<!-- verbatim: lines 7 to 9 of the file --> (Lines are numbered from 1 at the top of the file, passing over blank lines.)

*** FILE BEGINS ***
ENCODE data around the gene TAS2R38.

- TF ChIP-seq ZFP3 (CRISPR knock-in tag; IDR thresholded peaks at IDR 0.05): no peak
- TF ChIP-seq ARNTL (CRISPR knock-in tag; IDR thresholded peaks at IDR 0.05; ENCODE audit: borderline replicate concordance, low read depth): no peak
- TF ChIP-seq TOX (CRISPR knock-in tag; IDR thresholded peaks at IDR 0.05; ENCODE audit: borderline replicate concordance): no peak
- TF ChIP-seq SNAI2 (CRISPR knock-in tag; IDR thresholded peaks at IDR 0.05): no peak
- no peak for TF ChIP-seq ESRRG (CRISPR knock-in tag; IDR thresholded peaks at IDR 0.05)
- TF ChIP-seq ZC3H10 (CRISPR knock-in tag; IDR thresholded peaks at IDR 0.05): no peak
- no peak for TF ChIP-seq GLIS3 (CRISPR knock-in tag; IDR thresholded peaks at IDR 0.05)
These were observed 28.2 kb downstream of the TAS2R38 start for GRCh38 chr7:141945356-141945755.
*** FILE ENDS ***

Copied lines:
- TF ChIP-seq ZC3H10 (CRISPR knock-in tag; IDR thresholded peaks at IDR 0.05): no peak
- no peak for TF ChIP-seq GLIS3 (CRISPR knock-in tag; IDR thresholded peaks at IDR 0.05)
These were observed 28.2 kb downstream of the TAS2R38 start for GRCh38 chr7:141945356-141945755.